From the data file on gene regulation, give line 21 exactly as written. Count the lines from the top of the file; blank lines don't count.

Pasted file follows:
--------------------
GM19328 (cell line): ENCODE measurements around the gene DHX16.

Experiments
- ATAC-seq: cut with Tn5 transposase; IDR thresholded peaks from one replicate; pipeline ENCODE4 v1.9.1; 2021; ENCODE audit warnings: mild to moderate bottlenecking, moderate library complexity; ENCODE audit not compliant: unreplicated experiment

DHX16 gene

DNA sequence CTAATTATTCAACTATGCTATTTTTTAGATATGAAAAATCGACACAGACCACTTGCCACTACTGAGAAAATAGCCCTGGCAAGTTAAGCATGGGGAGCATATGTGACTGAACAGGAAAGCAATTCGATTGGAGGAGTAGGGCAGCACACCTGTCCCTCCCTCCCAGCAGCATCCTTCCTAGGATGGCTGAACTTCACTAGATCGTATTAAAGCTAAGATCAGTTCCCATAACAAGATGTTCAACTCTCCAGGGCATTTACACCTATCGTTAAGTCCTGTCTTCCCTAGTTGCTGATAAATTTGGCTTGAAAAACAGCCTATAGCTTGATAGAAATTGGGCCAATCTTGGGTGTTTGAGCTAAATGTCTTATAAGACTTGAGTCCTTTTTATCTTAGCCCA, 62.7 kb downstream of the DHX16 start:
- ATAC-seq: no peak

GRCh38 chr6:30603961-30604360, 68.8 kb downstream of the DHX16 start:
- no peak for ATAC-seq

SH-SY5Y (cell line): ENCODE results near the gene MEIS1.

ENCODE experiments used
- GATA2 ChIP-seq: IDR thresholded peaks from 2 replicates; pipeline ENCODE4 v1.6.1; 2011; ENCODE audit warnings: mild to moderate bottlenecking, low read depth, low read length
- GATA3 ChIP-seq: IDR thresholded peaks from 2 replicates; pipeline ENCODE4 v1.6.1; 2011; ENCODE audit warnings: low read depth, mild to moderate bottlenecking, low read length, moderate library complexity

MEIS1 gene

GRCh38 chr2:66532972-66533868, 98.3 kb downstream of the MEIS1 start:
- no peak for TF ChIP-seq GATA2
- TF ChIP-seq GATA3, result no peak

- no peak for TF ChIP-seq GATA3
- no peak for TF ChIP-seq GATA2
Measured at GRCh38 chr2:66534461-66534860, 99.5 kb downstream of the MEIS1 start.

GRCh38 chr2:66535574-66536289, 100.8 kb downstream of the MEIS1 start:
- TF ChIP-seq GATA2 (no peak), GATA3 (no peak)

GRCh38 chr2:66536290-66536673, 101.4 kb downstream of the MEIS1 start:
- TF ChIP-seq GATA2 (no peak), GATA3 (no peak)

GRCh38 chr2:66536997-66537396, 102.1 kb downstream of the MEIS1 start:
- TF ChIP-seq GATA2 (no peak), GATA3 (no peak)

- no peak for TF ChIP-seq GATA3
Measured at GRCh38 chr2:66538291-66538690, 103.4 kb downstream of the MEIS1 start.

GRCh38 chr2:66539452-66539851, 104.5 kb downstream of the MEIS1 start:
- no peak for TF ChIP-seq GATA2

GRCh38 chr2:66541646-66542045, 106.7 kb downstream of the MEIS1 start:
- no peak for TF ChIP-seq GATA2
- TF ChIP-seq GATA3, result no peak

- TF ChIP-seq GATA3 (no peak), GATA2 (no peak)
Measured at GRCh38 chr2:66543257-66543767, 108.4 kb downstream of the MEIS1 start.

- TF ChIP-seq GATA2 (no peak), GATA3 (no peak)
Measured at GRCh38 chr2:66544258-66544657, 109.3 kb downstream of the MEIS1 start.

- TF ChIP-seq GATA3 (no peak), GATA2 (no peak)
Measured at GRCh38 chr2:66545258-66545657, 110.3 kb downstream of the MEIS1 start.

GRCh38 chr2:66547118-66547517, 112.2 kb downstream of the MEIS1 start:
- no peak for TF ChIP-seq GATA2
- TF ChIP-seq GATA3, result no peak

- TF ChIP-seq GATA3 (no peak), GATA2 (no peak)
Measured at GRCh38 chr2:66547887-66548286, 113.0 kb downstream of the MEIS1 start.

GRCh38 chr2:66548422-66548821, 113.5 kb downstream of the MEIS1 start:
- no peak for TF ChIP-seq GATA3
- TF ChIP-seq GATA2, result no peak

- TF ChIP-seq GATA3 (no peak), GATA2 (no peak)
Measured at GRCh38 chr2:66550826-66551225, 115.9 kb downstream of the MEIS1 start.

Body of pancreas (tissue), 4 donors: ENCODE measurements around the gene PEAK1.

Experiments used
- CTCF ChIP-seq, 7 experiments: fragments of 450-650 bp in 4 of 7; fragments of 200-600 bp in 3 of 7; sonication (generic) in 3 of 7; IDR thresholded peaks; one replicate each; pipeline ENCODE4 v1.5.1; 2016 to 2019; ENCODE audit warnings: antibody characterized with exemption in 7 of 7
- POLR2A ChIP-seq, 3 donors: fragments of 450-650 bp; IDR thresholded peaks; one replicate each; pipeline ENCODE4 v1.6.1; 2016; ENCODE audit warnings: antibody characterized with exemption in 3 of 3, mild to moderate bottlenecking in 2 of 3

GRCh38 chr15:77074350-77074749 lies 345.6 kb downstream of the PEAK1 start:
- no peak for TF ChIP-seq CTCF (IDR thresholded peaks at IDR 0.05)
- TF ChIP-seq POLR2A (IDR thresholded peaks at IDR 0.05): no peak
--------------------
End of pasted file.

- TF ChIP-seq GATA2 (no peak), GATA3 (no peak)